Vancouver-based outdoor cooperative retailer MEC, formerly ‘Mountain Equipment Co-op’, won’t be a cooperative much longer following a filing for creditor protection and acquisition. Los Angeles-based Kingswood Capital Management was approved by MEC’s board to acquire substantially all of MEC’s assets through the Companies’ Creditors Arrangement Act (“CCAA”) to keep MEC a going concern in Canada. Several of MEC’s stores are expected to close according to one source familiar with the proceedings, and the retailer’s CEO will also be replaced.
MEC is a retail cooperative with a network of 22 large-format stores across Canada. The retailer also has a strong e-commerce site which will remain operational throughout the CCAA proceedings, according to a press release. MEC was established in 1971 and is Canada’s largest consumer co-operative with more than five million members in Canada, and has invested more than $44 million into non-profit organizations that support recreation and conservation.
MEC has been in financial trouble. In July, the retailer announced 200 frontline layoffs after stores were closed temporarily due to COVID-19. MEC lost more than $11 million for the year ending February 24 2019 on sales of about $462 million. The retailer restructured last year and continued to lose money as it tightened operations. MEC had been expanding its base of stores rapidly into markets across Canada. It currently has stores in British Columbia, Alberta, Manitoba, Ontario, Quebec and Nova Scotia.
Los Angeles-based Kingswood Capital Management LP will acquire substantially all of MEC’s assets through the CCAA proceedings and will keep MEC a going concern. It appears to be the case that MEC’s status as a cooperative will be decommissioned as part of the process, which complicates things. While the board of directors at MEC unanimously support Kingswood’s acquisition, a percentage of members in theory would have to agree as well. One source noted that several members will be asked to speak at upcoming court hearings relating to the deal. The acquisition remains subject to Court and regulatory approvals and is expected to close in the fourth quarter of 2020.
Eric Claus, a longstanding MEC member based in Canada, will lead Kingswood’s newly formed Canadian affiliate as Board Chair and CEO. He’ll take over from Phil Arata who became CEO of MEC in July of 2019 after the retirement of David Labistour. Claus was formerly CEO of US discount grocer Save-a-Lot and prior to that, Canadian discount apparel chain Red Apple. Analysts are hoping that Claus will recognize the importance of customer experience at MEC rather than simple looking at the bottom line.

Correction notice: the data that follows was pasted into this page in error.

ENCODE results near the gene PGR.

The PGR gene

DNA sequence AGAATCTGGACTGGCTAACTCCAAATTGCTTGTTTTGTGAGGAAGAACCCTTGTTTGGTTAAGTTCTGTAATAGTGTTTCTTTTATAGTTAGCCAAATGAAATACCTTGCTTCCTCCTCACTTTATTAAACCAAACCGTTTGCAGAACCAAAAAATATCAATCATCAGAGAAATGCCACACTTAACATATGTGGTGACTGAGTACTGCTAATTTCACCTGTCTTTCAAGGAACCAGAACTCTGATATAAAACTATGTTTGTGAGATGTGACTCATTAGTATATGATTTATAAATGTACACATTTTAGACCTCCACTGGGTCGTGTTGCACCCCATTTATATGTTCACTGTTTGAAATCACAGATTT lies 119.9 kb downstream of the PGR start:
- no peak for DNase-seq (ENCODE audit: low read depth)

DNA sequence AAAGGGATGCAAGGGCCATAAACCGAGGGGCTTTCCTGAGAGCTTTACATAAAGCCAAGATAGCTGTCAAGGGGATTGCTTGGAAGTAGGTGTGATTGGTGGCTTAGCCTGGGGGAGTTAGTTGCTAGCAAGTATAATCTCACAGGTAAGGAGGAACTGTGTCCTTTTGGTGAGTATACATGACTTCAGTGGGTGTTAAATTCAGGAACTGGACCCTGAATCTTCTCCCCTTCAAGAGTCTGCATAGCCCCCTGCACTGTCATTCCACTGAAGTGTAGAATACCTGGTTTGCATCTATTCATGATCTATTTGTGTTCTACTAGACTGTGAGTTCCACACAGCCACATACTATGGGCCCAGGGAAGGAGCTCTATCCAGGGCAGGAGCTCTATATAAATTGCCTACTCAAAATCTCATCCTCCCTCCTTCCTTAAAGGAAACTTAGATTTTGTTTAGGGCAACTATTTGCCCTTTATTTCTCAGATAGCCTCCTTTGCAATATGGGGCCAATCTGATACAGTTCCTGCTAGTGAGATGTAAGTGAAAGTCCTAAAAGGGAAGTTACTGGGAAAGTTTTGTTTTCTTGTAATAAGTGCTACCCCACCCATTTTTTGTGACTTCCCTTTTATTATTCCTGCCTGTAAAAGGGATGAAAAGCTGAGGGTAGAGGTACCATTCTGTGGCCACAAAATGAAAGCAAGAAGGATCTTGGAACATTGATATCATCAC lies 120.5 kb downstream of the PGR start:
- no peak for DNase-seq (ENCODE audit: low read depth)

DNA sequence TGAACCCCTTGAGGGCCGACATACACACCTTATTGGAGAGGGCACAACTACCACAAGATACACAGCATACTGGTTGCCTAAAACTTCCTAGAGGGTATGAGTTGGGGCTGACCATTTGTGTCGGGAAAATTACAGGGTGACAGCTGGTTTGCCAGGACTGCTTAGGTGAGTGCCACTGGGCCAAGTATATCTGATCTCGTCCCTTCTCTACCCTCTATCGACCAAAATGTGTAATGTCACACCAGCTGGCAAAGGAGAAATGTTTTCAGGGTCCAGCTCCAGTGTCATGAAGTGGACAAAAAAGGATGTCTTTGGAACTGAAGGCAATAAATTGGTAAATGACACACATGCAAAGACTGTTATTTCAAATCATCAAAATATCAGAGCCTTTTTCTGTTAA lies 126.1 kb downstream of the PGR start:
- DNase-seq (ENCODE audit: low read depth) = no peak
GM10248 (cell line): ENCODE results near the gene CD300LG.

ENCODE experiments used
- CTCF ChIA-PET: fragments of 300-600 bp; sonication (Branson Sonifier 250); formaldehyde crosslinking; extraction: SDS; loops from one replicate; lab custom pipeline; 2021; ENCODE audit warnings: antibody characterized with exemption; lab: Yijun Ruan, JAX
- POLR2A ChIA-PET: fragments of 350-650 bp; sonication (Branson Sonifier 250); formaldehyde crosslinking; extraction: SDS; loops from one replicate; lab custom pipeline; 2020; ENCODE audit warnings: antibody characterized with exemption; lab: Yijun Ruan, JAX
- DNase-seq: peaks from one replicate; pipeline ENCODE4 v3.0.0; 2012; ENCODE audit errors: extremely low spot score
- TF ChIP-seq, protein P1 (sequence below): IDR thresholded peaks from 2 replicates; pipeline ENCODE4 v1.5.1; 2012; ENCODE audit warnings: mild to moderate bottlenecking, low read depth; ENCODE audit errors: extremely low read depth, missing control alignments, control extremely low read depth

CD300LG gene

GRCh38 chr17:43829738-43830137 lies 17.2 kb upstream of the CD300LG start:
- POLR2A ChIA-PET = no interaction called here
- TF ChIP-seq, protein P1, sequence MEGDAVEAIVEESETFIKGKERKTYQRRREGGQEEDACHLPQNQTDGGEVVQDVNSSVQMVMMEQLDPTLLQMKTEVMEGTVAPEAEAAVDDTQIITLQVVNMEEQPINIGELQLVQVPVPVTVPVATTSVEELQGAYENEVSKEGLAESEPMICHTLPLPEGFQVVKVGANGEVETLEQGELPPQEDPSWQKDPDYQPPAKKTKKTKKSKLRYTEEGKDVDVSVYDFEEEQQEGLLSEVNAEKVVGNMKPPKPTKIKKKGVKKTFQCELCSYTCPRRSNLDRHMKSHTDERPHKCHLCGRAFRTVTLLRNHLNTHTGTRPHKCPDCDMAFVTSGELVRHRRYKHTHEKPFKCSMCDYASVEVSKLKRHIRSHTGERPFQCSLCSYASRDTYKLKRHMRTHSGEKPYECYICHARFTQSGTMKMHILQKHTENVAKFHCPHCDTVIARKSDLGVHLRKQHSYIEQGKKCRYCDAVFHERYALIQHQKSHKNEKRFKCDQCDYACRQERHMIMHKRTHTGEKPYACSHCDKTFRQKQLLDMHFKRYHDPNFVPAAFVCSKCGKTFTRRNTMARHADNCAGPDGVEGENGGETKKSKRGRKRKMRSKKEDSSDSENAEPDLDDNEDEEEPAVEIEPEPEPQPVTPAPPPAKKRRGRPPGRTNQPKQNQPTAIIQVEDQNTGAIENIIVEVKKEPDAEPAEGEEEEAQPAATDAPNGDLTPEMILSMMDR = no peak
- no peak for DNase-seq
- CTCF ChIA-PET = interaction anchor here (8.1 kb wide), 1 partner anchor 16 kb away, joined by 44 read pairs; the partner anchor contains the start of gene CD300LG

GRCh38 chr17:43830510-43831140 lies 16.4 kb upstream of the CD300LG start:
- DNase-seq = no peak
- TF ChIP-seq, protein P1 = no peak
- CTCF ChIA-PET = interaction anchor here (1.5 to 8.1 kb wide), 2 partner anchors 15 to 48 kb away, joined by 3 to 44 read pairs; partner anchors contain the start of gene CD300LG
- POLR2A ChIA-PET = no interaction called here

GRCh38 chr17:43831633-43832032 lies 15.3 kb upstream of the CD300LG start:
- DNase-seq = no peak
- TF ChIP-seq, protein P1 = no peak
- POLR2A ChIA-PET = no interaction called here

In January of this year, Arrata provided statements on the company’s restructuring which included cost-cutting such as subletting the Vancouver head office which was about “three times the size that was required” and moved into a smaller location. Contracts with suppliers were renegotiated and competitive categories such as yoga wear and pet goods were reduced as MEC focused on sporting goods for snow, camping and climbing.
High staff turnover became an issue for MEC, which in January gave full or part-time employment positions to about 70% of its casual and non-permanent store staff, or about 950 employees. Since then, MEC has cut more than 900 jobs — in January the retailer had about 2,400 employees which has been reduced to about 1,500 people with 600 of those working in the 22 stores that are currently open.
Kingswood Capital is a private investment firm, “focused on businesses that are undergoing varying degrees of operational, financial or market-driven change,” according to its website. “In addition to access to capital, we bring relevant industry relationships and a broad network of internal and external operating resources that can strengthen the business and enhance value.” Kingswood’s portfolio includes companies such as AVAD, Versar, AutoAnything and WAVE Electronics.